And the second:

What's proven here? That if you can convince youself you have something to live for: you will continue to live for it. So? If after getting hit on the head with a lead pipe 100x one is to receive ten million dollars, I suppose there are some who will endure that pain, too, in the hope they will survive. They won't.
Perhaps the real question is if there is *any* reward for enduring the brutality of life that is worth the suffering. Most, if not virtually all, love relationships are based on a thinly or not-so thinly disguised basis of psychology mercantilism, if not outright economic dealmaking. Other higher pursuits: art, philosophy, philanthropy, so-called spiritual attainment are arguably better, but, really, are little more than panaceas not much different, in their ultimate purpose, than devoting one's life to developing the perfect tennis game, for instance. They absorb one's attention and distract one's focus from the pain & dissolution to come, or even occuring, & keep one, perhaps, from ending it all at the very moment. In this manner, we all buoy each other up, but for what? The question remains unanswered. Life is a concentration camp and we are all going to the gas chamber in the end. What do we do in the meantime. Is it worth it?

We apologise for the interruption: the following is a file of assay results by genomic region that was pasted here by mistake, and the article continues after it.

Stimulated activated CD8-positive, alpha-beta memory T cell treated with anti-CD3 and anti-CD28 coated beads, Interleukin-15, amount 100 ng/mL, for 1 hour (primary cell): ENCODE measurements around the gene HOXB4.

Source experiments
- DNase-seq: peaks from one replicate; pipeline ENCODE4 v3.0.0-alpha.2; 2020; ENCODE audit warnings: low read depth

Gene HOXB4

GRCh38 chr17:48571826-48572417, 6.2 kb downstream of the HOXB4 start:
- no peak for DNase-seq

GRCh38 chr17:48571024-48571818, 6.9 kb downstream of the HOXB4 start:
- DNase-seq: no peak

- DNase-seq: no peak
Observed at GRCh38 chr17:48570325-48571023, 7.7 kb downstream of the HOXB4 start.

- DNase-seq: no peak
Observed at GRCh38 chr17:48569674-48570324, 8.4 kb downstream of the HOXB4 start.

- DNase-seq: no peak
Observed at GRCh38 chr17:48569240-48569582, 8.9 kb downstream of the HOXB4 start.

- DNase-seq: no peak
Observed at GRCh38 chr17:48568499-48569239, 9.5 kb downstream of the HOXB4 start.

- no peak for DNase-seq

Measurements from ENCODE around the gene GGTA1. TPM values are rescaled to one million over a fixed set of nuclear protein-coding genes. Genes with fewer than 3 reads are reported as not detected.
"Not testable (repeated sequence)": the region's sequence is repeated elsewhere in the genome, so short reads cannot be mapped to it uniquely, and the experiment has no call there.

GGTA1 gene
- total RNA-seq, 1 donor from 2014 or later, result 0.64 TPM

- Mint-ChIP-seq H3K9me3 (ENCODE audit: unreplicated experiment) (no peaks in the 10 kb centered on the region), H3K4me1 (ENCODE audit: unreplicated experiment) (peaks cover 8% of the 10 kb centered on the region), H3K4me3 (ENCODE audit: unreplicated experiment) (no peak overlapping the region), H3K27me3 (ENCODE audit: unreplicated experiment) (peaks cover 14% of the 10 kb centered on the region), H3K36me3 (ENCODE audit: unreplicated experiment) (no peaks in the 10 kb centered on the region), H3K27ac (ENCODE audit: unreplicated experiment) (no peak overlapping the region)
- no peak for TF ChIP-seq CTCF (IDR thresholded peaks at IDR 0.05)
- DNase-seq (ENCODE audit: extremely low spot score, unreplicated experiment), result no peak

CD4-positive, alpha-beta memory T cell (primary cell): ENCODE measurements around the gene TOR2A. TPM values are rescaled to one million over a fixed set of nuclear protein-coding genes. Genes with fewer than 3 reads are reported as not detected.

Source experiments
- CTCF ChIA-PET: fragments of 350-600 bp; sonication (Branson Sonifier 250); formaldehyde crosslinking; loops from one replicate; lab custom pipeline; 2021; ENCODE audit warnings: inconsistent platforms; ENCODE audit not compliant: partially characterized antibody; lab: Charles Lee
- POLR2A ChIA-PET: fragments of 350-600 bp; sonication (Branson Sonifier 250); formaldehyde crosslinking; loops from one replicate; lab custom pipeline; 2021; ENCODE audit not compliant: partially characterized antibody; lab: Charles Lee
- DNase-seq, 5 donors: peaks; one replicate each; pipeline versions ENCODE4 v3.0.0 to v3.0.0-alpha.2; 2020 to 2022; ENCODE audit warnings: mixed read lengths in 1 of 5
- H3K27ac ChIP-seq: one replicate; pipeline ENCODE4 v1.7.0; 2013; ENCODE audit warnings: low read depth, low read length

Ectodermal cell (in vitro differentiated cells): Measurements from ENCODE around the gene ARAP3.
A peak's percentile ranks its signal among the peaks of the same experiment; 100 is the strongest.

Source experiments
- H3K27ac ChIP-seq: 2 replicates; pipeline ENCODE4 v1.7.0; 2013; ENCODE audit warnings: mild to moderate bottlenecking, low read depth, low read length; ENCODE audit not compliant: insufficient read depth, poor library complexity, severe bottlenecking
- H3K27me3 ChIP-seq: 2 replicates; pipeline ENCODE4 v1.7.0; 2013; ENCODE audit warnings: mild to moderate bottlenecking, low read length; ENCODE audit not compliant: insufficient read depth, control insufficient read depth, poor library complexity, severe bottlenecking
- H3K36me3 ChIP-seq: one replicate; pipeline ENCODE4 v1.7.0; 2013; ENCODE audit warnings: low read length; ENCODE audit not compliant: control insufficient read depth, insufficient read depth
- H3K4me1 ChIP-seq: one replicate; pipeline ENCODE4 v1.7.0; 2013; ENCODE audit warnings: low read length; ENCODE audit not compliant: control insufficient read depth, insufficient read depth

Frankl, like any reasonably intelligent person, delineates the central problem well: Why live? But like every other professional philosopher or psychologist, he comes up with a reason (altho in this case the reason boils down to *find a reason*) because, well, what else is he going to do? The biological imperative compels us to go on with life at any price. The alternative: that there is no reason to do so--that is simply too terrifying to contemplate, would violate species survival, and be considered unpublishable. Just once I'd like to see a thinker have the courage to face the ultimate question and not flinch, escape to a flight of fancy, take a leap of *faith* or otherwise dissemble.
Life is not worth living. Don't blink. 

 These are two very good counters to the "living for the ideal/meaning" part.  Frankl's position is kind of an escape- the escape of turning one's life into some kind of essence.